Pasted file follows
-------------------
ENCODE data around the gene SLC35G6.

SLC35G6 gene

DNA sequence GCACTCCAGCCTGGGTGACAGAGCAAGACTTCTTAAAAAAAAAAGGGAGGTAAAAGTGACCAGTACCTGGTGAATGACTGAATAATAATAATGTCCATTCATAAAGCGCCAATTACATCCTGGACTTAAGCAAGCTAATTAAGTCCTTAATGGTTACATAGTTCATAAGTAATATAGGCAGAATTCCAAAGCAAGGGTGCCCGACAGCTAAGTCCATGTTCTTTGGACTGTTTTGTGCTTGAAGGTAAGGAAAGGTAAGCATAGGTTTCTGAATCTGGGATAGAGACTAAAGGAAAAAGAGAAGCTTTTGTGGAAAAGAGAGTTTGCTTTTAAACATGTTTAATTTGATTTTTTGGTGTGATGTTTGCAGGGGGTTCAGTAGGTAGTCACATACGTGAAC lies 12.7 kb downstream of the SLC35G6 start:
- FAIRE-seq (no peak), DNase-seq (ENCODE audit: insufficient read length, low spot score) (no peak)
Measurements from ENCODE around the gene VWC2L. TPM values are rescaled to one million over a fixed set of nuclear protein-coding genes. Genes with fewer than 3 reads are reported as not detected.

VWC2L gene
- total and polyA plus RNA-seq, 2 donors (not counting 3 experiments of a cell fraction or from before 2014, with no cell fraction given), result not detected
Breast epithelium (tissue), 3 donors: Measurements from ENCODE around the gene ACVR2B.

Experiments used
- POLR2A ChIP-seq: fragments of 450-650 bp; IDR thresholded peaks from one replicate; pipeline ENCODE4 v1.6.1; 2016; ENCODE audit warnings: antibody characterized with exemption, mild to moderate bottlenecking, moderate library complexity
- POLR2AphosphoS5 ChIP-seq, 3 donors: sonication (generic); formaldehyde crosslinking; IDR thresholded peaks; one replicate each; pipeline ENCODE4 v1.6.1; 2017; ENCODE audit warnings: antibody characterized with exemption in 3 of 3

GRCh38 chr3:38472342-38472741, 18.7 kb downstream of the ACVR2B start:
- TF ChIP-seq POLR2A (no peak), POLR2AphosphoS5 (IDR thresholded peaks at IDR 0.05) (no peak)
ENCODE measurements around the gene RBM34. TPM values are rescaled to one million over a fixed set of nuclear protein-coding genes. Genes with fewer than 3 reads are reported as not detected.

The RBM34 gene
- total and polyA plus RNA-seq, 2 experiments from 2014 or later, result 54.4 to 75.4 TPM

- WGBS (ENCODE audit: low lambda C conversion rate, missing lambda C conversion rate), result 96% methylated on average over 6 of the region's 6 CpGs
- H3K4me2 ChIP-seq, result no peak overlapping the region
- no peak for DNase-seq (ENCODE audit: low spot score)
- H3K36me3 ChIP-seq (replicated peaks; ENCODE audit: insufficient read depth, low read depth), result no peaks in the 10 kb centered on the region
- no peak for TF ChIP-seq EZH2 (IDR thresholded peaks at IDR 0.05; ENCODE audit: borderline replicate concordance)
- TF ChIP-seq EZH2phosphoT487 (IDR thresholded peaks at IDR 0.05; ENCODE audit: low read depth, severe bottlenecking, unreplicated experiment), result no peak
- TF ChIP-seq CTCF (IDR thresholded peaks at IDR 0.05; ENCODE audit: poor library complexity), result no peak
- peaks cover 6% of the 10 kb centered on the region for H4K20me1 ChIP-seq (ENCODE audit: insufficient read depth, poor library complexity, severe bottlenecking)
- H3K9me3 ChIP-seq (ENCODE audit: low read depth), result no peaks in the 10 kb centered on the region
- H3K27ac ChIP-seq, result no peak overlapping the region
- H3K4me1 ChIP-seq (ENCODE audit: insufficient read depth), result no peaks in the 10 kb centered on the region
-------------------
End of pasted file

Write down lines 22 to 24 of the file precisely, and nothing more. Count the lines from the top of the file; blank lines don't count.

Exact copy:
- TF ChIP-seq EZH2phosphoT487 (IDR thresholded peaks at IDR 0.05; ENCODE audit: low read depth, severe bottlenecking, unreplicated experiment), result no peak
- TF ChIP-seq CTCF (IDR thresholded peaks at IDR 0.05; ENCODE audit: poor library complexity), result no peak
- peaks cover 6% of the 10 kb centered on the region for H4K20me1 ChIP-seq (ENCODE audit: insufficient read depth, poor library complexity, severe bottlenecking)